Content creators and influencers are popping up across social-media platforms, but building a successful business model on social media can take 18 months.
- A new study from The Tilt, a newsletter for content creators, revealed that it takes a year for influencers to see profits from their social-media accounts and 18 months to establish a sustainable business.
- The average influencer earned a profit after just 4.9 months of content creation. However, it took 12.7 months for the influencers to commit to a full-time business.
- By 18.4 months, the average content creator could fully support themselves through social-media content, Business Insider reports.
Why it’s news
Social-media influencers are more than internet-obsessed celebrities. If they can build an audience or find an interesting subject matter to discuss, these content creators can snag brand deals, collaborate with major companies, and successfully promote products for advertisers.
There are occasional overnight influencer sensations, like Elyse Myers, but most creators have spent months consistently producing quality content and working to build a platform their audience identifies with. Even creators who achieve sudden success have to work to maintain a platform and audience.
The Tilt’s findings are similar to previous studies the newsletter has conducted over the last several years, indicating that little has changed with the market. The path to success for an influencer is still steady, consistent work over many months.
“If you’re looking at what’s a success factor for content entrepreneurs, it’s resilience,” The Tilt’s founder Joe Pulizzi says. “It’s just continuing to deliver consistent content over a long period of time and focus on whatever your differentiation area is.”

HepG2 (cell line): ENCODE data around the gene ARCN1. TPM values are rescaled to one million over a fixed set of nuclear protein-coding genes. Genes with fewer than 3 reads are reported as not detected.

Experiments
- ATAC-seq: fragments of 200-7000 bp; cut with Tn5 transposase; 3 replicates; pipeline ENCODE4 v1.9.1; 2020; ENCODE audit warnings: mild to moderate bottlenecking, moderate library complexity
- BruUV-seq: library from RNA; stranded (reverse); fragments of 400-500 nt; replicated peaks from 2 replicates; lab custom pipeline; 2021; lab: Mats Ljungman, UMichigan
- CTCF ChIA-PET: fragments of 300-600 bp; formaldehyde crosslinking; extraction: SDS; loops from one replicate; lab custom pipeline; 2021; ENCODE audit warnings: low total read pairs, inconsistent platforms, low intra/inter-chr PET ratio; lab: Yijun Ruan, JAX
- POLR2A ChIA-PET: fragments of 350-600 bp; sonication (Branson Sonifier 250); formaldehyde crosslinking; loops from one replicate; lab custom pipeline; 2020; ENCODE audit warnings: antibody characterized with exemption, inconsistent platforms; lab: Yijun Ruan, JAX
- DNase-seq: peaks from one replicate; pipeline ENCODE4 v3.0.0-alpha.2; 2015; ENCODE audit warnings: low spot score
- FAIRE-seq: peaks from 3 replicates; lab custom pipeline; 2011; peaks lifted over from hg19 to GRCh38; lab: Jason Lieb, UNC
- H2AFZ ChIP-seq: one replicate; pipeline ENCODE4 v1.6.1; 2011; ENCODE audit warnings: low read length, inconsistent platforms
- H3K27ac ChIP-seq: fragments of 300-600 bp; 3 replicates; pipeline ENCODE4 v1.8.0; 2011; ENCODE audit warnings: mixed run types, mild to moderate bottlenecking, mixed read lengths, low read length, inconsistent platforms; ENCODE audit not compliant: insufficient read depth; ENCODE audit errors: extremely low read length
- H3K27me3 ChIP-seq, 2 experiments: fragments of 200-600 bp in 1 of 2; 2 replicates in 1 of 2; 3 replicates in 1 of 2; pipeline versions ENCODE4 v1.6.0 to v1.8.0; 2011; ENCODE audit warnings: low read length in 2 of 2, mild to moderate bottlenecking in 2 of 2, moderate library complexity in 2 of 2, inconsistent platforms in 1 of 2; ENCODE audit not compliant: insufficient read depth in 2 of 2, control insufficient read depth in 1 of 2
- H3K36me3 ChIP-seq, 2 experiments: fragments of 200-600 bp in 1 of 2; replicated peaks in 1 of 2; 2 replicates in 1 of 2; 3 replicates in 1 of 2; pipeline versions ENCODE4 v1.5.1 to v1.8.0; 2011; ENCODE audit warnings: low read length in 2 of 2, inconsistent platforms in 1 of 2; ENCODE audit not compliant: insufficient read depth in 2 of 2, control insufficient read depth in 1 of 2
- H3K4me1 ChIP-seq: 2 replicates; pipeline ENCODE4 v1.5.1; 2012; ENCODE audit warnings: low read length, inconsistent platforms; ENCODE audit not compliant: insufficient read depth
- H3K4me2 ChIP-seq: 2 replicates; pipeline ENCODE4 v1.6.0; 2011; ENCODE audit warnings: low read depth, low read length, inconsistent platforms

The timeline for success was based on influencers who spent most or all of their time building their brand. “Side gig” creators, or ones who only spent part of their time producing content, took longer to reach profitability.
The study also found that the average influencer has a relatively small audience of 4,000 followers—small compared to top influencers like Instagram biggie Charli D’Amelio, who has 28.4 million followers.
Since influencers can be successful with just a few thousand followers, Pulizzi says that creators should focus on building an engaged audience rather than a large one.
“You don’t have to have a hundred thousand or a million or 10 million followers to make a business out of this,” he says.
Full-time content creation also requires investment. The Tilt found that creators spent an average of $10,700 to start their business and regularly spend $1,000 to $2,000 on tech yearly. Many used their savings to jumpstart their new career.
Successful influencers tended to be in the Millennial or Gen X age demographic, indicating that for many, content creation was not their first job and is likely their second or third career.
Many relied on consulting or coaching to monetize their popularity. Once creators have reached a certain level of popularity, other smaller influencers want to learn from their success. Creators can monetize this desire by offering fees for consulting and coaching services.
Influencers also profited from advertisements and sponsorships, paid memberships, online classes and workshops, and book deals, Business Insider reports.